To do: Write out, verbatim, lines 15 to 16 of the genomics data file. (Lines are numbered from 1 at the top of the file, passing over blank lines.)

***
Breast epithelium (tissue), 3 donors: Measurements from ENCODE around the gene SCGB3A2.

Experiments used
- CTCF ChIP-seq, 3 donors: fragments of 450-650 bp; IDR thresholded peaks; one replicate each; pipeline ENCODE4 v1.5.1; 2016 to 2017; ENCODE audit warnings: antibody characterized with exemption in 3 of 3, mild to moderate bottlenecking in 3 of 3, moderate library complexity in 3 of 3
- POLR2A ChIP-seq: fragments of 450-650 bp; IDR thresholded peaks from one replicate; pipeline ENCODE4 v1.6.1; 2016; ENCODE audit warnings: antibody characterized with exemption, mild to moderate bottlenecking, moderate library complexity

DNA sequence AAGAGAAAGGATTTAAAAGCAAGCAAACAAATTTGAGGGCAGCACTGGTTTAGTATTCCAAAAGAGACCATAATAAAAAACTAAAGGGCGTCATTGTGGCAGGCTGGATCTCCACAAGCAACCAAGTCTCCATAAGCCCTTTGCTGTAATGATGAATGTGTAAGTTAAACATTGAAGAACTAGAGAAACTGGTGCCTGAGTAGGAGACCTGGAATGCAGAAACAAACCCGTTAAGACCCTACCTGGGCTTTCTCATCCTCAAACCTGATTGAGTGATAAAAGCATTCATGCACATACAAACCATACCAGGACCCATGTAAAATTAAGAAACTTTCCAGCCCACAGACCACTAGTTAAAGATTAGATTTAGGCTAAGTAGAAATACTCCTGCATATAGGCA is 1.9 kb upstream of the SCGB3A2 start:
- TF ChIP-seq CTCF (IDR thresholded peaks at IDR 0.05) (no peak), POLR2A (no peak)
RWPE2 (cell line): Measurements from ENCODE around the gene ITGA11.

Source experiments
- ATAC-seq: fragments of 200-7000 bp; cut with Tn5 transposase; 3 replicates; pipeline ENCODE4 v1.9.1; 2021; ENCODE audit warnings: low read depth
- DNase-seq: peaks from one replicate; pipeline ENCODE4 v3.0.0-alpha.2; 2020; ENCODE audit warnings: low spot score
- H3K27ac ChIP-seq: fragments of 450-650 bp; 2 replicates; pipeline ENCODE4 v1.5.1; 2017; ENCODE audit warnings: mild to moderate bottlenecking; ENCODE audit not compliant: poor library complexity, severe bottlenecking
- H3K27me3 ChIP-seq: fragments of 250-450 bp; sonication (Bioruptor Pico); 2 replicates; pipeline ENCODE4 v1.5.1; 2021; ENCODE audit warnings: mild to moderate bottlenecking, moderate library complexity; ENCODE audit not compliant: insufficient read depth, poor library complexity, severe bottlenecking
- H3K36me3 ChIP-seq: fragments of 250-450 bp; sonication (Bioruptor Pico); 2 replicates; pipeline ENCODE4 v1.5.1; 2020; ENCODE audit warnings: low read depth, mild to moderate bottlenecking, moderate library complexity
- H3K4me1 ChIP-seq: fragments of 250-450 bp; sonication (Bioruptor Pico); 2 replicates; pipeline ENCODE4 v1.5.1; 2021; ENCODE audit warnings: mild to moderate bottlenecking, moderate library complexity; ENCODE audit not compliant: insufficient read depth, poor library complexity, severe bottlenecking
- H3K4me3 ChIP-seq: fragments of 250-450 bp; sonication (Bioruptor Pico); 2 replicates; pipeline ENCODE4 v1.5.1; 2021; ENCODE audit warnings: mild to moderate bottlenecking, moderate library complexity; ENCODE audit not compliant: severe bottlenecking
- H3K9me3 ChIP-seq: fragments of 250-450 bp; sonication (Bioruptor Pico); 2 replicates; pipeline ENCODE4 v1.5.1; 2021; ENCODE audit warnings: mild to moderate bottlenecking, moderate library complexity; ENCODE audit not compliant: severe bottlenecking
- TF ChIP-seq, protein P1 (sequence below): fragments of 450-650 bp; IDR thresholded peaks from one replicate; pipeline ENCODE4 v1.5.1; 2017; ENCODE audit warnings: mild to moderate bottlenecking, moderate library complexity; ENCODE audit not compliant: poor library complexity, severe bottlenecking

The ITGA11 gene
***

- H3K4me3 ChIP-seq: fragments of 250-450 bp; sonication (Bioruptor Pico); 2 replicates; pipeline ENCODE4 v1.5.1; 2021; ENCODE audit warnings: mild to moderate bottlenecking, moderate library complexity; ENCODE audit not compliant: severe bottlenecking
- H3K9me3 ChIP-seq: fragments of 250-450 bp; sonication (Bioruptor Pico); 2 replicates; pipeline ENCODE4 v1.5.1; 2021; ENCODE audit warnings: mild to moderate bottlenecking, moderate library complexity; ENCODE audit not compliant: severe bottlenecking